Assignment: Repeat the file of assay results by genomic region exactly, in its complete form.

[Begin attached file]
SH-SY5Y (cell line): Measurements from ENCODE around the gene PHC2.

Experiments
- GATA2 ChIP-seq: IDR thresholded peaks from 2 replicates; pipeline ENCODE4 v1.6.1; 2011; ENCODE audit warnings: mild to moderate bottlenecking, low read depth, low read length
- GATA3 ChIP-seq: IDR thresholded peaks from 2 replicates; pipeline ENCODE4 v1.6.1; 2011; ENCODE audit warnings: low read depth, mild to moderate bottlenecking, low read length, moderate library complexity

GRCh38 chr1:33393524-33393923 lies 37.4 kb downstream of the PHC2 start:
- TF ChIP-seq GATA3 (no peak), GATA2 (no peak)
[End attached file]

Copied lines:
SH-SY5Y (cell line): Measurements from ENCODE around the gene PHC2.

Experiments
- GATA2 ChIP-seq: IDR thresholded peaks from 2 replicates; pipeline ENCODE4 v1.6.1; 2011; ENCODE audit warnings: mild to moderate bottlenecking, low read depth, low read length
- GATA3 ChIP-seq: IDR thresholded peaks from 2 replicates; pipeline ENCODE4 v1.6.1; 2011; ENCODE audit warnings: low read depth, mild to moderate bottlenecking, low read length, moderate library complexity

GRCh38 chr1:33393524-33393923 lies 37.4 kb downstream of the PHC2 start:
- TF ChIP-seq GATA3 (no peak), GATA2 (no peak)